An innovative and intriguing look at the foundations of Western civilization from two leading historians; the first volume in the Penguin History of Europe
The influence of ancient Greece and Rome can be seen in every aspect of our lives. From calendars to democracy to the very languages we speak, Western civilization owes a debt to these classical societies. Yet the Greeks and Romans did not emerge fully formed; their culture grew from an active engagement with a deeper past, drawing on ancient myths and figures to shape vibrant civilizations.
In The Birth of Classical Europe, the latest entry in the much-acclaimed Penguin History of Europe, historians Simon Price and Peter Thonemann present a fresh perspective on classical culture in a book full of revelations about civilizations we thought we knew. In this impeccably researched and immensely readable history we see the ancient world unfold before us, with its grand cast of characters stretching from the great Greeks of myth to the world-shaping Caesars. A landmark achievement, The Birth of Classical Europe provides insight into an epoch that is both incredibly foreign and surprisingly familiar.
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Simon Price is a former lecturer at the University of Oxford, where he taught Greek and Roman history.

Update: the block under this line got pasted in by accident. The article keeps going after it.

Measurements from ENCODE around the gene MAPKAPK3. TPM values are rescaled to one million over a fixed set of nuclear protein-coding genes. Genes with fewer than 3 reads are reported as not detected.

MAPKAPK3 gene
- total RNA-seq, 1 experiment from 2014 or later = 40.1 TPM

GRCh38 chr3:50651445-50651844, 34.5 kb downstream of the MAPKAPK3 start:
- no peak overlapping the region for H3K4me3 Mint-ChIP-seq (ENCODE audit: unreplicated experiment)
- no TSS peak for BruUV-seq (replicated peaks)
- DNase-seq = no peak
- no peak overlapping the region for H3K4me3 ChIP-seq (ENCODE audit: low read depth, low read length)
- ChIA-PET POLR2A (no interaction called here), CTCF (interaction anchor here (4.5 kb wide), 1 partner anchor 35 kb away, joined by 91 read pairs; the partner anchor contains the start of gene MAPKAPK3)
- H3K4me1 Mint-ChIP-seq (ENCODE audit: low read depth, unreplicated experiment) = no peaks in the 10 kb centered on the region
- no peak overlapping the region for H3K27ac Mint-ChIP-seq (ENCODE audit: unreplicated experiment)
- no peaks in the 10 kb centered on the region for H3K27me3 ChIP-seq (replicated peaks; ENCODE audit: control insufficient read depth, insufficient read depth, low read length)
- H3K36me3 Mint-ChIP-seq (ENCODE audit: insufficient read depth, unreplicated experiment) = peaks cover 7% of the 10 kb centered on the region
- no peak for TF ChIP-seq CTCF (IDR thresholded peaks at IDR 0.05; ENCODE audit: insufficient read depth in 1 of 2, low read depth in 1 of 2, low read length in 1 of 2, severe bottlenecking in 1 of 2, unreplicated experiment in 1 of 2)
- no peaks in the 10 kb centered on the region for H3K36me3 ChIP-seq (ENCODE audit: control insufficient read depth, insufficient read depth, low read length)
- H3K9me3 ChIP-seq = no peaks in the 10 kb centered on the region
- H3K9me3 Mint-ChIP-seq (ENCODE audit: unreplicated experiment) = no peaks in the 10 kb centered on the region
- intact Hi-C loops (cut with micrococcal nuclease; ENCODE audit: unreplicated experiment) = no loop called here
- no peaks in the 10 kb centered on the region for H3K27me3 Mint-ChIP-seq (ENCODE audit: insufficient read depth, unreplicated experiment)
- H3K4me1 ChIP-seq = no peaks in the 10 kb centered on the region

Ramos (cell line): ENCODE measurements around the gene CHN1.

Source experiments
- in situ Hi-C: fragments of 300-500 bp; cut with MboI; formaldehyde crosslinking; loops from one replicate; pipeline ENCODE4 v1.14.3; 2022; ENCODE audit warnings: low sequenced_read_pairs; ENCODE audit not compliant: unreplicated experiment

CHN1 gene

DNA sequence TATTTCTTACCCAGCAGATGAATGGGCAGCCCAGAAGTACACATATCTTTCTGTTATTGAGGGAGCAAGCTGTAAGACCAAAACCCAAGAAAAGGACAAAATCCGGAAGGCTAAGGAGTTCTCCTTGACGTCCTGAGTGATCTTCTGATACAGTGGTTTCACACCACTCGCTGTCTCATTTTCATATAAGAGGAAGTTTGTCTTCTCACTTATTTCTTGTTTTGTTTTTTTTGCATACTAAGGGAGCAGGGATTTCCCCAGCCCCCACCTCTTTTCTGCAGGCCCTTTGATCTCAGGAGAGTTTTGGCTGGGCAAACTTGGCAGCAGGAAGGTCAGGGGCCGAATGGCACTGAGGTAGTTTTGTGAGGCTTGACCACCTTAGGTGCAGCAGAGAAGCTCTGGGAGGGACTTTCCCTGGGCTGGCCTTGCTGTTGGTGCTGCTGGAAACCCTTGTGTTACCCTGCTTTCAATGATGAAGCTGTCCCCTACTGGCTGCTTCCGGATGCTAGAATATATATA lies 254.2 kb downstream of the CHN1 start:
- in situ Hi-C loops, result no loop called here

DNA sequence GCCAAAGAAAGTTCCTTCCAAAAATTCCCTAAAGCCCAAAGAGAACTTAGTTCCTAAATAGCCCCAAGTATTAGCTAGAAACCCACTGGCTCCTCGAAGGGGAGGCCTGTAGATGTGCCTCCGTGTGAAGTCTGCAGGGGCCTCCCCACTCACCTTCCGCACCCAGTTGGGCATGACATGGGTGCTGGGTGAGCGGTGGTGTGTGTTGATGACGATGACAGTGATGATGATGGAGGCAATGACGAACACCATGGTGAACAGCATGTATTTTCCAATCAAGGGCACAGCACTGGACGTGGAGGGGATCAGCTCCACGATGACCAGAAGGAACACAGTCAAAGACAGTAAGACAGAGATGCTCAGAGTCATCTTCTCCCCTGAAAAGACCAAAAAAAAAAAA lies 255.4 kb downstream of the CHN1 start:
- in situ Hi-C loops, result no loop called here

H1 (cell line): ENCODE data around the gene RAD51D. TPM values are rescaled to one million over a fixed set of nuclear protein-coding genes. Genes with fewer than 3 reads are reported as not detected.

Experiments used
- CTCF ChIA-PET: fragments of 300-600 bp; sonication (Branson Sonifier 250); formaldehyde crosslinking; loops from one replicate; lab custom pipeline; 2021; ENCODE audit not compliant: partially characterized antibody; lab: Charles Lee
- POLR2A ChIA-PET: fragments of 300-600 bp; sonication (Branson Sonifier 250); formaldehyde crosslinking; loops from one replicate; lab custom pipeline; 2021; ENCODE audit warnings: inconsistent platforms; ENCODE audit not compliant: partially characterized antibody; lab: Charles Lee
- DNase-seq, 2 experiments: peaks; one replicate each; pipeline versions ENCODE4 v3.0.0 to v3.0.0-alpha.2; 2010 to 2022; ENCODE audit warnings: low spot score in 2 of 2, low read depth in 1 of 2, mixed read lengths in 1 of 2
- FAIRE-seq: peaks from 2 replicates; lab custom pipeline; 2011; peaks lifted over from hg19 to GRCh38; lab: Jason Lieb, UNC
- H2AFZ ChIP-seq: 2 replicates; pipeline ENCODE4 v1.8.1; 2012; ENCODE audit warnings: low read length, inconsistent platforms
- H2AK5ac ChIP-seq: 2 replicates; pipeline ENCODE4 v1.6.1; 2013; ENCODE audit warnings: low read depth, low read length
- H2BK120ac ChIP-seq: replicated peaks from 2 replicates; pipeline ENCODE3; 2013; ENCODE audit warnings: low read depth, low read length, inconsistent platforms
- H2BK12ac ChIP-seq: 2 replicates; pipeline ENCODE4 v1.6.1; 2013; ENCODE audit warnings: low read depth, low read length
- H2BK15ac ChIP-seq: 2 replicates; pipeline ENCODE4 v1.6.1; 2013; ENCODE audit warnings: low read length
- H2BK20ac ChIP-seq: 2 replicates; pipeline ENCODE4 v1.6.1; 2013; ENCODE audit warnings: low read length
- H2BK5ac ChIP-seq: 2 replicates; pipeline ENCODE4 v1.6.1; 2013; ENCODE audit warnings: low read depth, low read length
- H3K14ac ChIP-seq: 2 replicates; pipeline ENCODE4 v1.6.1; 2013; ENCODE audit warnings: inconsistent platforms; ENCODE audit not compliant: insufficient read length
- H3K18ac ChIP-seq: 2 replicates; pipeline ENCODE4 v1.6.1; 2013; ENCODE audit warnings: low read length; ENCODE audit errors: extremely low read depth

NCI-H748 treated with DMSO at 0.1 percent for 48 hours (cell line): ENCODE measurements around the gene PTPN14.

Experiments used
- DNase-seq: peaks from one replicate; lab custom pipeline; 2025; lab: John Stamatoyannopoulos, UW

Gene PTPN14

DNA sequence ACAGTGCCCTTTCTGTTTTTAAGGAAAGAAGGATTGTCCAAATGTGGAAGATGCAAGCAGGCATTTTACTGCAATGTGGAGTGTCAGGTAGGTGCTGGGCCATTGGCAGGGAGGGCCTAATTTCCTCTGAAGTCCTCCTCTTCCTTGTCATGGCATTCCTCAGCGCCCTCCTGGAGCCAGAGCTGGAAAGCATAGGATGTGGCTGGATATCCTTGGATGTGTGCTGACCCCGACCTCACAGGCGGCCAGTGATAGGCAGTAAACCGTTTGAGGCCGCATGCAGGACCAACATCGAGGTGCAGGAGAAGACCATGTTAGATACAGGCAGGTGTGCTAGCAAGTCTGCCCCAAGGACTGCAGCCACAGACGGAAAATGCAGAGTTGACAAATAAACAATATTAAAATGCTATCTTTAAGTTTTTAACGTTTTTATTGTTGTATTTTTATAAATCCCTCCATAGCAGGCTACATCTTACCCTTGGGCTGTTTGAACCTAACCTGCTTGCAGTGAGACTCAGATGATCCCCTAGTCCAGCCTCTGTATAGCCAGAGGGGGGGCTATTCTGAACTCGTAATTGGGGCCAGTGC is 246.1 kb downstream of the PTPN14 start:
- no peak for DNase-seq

Peter Thonemann has taught Greek and Roman history at Wadham College, Oxford, since 2007.
Price and Thonemann, both historians of ancient Greece and Rome (Price is currently at Oxford University, Thonemann taught there previously), have created a multidisciplinary study with emphasis on three themes: memory (including the ancient Greeks' and Romans' memory of their own past); communal identity as defined by the ancients; and changing definitions of what constitutes "Classical." The book is saved from excessive, and specialized, detail in its first half by the frequent use of well-placed vignettes that enliven the text with fascinating anecdotal background. Covering two millennia, the book begins with the myth of Europa, and the authors traverse the distance from the mysterious Minoans to the Greeks, with appropriate attention to Hellenism and on to the Romans of the early Latin kingdom, the republic, and the establishment of the empire. Maps, diagrams, building plans, and illustrations are used effectively, and the narrative becomes truly enjoyable in the book's second half, especially regarding the Roman settlement of Britain. A coda describing the later history of the Roman Empire wisely details the competition among religions and the extraordinary impact of militant belief on politics, culture, and civilization in the West. (Feb.)
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